Former President Barack Obama delivered an often-incredulous and blistering account of his successor’s first four years in office on Wednesday in Philadelphia, making his most direct attacks on President Donald Trump to date both on substance and on a personal level.
The event is Obama’s first stump speech for his former vice president, a welcome sight to Democrats who see the former president as Joe Biden’s most potent character witness and a key factor in encouraging Black men, Latinos and younger voters to turn out and vote.
Obama’s speech represented his most direct attacks on Trump to date, with the former Democratic leader leveling both substantive critiques — like questioning Trump’s tax policy and handling of the coronavirus pandemic — and personal barbs, jabbing at shrinking ratings for the President’s speeches and town halls. The former President wasted no time lacing into Trump, opening the remarks by mocking him for telling an audience in Erie, Pennsylvania, on Tuesday night that he wouldn’t have visited the area if not for the coronavirus hurting his political fortunes.
The remarks drilled down on years of Democratic concerns about the President, with Obama arguing Trump’s presidency has not only changed the way other countries view the United States but remade the way Americans feel about politics.
“I never thought Donald Trump would embrace my vision or continue my polices, but I did hope for the sake of the country, that he might show some interest in taking the job seriously,” Obama said. “But it hasn’t happened. He hasn’t showed any interest in doing the work or helping anybody but himself and his friends.”
The former President directly attacked Trump’s handling of the coronavirus, the issue that is dominating the 2020 campaign.
He noted that Trump recently said that there is “not much” he would change about the US response to the pandemic that has killed over 220,000 people in the United States.
“Really?” Obama asked. “Not much? Nothing you can think of that could have helped some people keep their loved ones alive?”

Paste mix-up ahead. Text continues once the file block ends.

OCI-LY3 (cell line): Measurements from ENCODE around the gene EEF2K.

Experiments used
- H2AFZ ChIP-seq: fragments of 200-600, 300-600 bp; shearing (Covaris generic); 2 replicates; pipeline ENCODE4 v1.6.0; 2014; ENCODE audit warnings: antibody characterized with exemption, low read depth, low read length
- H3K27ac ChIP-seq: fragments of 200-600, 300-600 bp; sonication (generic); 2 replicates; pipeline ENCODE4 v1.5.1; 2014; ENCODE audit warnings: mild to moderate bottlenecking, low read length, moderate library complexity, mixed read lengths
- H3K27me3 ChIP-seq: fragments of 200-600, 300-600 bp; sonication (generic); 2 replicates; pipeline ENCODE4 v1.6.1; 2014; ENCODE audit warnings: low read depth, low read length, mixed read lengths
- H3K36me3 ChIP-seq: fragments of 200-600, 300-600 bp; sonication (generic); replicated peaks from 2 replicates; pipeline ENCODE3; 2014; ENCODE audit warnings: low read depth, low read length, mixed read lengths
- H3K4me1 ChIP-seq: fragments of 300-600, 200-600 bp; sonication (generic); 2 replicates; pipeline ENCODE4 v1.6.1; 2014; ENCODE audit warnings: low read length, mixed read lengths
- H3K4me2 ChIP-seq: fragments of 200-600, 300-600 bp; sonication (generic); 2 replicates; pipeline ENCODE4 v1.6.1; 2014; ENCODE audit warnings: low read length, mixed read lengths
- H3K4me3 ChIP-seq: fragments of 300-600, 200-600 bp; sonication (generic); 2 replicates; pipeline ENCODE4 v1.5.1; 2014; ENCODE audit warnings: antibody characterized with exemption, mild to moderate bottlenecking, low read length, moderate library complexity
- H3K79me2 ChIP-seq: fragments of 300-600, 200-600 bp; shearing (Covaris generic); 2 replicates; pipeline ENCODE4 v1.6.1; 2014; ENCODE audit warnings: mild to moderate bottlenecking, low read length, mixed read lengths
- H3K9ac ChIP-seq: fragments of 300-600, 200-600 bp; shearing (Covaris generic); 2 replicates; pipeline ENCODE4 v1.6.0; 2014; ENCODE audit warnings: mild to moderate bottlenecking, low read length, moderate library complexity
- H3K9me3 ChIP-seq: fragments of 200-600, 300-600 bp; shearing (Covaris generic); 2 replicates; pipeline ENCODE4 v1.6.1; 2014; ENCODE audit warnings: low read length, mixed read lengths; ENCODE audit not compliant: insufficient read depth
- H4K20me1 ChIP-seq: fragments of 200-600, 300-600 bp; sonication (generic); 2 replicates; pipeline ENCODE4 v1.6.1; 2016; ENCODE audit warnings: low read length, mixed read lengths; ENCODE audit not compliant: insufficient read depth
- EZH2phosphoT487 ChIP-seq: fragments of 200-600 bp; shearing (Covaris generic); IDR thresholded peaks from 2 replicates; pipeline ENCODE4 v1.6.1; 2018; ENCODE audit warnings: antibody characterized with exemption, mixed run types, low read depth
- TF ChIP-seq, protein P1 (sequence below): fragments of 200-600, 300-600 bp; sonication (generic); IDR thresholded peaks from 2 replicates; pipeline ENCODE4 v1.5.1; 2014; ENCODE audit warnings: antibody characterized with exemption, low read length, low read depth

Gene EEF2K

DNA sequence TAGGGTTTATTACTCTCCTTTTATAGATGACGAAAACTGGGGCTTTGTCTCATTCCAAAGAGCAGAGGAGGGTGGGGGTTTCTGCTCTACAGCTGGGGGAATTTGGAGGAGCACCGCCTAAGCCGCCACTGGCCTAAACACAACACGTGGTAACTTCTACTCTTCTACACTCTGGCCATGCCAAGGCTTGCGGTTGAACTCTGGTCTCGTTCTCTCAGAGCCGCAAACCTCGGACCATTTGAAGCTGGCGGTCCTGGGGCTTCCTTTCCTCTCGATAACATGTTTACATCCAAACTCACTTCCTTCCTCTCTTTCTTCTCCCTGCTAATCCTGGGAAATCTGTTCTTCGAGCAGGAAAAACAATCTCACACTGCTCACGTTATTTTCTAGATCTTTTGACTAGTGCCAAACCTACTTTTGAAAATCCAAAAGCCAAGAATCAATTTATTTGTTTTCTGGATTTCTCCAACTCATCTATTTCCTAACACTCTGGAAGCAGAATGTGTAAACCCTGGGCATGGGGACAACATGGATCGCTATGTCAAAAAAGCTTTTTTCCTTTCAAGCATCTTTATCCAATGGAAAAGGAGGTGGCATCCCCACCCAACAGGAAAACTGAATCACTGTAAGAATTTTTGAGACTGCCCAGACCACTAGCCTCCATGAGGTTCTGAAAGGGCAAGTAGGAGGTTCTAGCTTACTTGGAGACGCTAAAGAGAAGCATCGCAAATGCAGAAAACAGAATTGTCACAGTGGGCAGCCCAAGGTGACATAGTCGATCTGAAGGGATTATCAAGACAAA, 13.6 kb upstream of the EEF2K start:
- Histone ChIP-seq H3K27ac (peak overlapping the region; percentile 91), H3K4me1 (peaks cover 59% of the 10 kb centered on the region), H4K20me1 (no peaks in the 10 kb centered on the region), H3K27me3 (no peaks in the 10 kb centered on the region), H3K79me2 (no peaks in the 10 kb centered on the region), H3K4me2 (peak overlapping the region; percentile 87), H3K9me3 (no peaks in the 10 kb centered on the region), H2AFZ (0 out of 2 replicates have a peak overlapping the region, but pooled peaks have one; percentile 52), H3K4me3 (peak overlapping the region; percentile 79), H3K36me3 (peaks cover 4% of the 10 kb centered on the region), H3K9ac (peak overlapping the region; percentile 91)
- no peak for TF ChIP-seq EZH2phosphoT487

As Obama spoke at the drive-in rally, standing against the backdrop of Lincoln Financial Field, people sounded air horns and car horns in approval throughout his speech. People stood at a distance, waving flags and banners against the setting sun.
“This is not a reality show — this is reality,” Obama added, taking particular aim at Trump on the coronavirus crisis. “Four years ago, you’d be tailgating here instead of watching a speech from your car.”
Obama’s remarks will undoubtedly anger Trump, who has continued to attack his predecessor even after almost four years removed from his last day in office.
After Obama suggested Trump uses the presidency to boost his own profile, he added, “Even then, his TV ratings are down. So you know that upsets him.”
And when he noted that Trump inherited a booming economy from him, Obama added, but “just like everything else he inherited, he messed it up.”
“How is that possible? A secret Chinese bank account,” Obama asked.
Then he reflected on the way that conservative media and Trump treated him during his time in office.
“Listen, can you imagine if I had had a secret Chinese bank account when I was running for reelection?” Obama asked. “You think Fox News might have been a little concerned about that? They would have called me Beijing Barry.”
Obama also touted Biden and his running mate, California Sen. Kamala Harris, throughout the speech, saying that while he didn’t know Biden well when they both served in the Senate, he “came to admire Joe as a man who has learned early on to treat everyone that he meets with dignity and respect.”